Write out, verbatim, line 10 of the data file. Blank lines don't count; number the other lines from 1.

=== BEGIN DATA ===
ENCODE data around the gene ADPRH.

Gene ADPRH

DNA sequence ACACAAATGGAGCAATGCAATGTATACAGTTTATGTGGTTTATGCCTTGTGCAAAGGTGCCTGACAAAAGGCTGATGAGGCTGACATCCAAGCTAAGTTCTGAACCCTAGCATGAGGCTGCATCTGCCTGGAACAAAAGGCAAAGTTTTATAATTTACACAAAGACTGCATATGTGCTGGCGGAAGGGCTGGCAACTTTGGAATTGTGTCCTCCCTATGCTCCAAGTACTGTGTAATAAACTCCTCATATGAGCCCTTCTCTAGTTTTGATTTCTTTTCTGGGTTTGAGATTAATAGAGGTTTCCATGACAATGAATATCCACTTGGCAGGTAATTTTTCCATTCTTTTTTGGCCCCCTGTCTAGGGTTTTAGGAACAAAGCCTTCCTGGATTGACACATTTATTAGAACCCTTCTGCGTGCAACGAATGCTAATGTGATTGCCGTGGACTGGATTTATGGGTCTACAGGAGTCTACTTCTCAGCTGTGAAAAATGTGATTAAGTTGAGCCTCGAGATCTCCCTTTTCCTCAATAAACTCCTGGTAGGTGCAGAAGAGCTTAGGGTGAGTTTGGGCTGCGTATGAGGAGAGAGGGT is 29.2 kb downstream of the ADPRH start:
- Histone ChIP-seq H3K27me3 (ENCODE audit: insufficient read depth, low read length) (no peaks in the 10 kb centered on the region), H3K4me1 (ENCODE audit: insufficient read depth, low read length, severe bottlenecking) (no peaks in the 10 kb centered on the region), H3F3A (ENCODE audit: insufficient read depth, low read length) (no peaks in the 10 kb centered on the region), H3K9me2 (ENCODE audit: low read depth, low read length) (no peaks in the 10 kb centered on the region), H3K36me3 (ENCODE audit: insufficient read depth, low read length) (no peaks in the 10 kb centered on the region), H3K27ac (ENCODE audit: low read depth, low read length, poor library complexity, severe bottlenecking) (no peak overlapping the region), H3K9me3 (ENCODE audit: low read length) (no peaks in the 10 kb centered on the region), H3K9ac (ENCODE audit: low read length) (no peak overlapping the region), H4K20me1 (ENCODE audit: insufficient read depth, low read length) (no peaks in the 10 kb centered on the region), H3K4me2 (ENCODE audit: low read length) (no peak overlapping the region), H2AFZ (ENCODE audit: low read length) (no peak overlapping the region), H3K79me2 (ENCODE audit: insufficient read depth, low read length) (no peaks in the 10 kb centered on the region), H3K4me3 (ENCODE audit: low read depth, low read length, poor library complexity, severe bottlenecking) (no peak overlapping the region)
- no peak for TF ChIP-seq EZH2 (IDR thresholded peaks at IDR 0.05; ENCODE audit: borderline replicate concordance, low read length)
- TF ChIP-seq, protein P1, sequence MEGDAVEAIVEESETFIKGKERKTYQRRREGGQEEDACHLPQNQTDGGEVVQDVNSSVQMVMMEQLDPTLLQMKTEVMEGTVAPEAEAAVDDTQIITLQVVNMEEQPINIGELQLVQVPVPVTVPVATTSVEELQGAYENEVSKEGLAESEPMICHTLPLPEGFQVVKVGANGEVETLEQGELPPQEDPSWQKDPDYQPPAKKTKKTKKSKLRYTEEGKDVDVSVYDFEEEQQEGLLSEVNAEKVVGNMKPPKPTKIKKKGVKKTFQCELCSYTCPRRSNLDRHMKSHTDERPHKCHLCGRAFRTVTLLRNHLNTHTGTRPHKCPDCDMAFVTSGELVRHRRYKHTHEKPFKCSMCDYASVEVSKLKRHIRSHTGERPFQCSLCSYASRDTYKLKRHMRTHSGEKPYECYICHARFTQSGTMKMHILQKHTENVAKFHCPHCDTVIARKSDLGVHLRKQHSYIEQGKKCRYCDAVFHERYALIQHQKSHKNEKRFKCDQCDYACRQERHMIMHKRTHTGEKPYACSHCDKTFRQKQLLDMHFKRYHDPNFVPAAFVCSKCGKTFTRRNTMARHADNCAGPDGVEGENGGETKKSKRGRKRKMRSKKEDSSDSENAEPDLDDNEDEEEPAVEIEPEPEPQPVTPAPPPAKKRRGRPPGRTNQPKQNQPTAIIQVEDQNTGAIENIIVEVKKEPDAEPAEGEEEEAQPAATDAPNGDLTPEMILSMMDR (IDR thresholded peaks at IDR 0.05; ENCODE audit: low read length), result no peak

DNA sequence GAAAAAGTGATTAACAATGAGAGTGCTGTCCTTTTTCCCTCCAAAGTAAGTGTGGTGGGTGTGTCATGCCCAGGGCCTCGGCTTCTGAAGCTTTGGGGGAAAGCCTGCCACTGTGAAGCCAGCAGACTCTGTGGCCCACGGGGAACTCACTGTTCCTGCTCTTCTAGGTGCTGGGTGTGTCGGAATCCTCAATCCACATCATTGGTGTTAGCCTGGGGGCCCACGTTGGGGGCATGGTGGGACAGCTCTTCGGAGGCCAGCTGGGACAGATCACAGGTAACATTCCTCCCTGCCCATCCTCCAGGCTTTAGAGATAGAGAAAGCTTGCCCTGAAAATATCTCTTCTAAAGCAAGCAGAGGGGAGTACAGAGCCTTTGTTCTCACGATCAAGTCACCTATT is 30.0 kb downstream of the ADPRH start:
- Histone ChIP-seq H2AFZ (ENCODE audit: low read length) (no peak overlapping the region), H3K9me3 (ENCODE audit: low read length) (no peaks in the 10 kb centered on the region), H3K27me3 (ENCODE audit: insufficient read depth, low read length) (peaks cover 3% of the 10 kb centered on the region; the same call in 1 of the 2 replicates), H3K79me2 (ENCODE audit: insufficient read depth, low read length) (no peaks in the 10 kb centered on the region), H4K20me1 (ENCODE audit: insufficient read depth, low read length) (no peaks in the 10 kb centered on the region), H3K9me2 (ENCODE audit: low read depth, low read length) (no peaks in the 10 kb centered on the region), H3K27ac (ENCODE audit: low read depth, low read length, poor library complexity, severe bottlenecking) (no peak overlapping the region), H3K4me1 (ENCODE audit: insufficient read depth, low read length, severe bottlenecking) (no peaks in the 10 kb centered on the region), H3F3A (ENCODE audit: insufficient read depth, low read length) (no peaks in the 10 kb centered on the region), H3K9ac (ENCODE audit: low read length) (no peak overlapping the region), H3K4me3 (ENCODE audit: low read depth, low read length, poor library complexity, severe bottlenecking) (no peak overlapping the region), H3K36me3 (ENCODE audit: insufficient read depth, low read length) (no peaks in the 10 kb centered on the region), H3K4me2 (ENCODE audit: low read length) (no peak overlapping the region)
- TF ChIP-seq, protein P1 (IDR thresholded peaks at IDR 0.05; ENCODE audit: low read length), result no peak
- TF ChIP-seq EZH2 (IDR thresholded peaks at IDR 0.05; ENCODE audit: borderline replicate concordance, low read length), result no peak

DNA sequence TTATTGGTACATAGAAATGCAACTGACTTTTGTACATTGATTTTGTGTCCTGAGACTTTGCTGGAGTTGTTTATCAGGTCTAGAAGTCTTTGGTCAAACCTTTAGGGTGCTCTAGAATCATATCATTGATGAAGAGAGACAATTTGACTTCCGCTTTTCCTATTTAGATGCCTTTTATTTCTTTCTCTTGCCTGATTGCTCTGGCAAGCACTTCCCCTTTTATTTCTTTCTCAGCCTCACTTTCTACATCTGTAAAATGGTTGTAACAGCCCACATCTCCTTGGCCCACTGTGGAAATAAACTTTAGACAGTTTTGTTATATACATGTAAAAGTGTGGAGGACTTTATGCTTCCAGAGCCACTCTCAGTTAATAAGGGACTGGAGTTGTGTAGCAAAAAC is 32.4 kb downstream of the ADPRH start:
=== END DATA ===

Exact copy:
- TF ChIP-seq EZH2 (IDR thresholded peaks at IDR 0.05; ENCODE audit: borderline replicate concordance, low read length), result no peak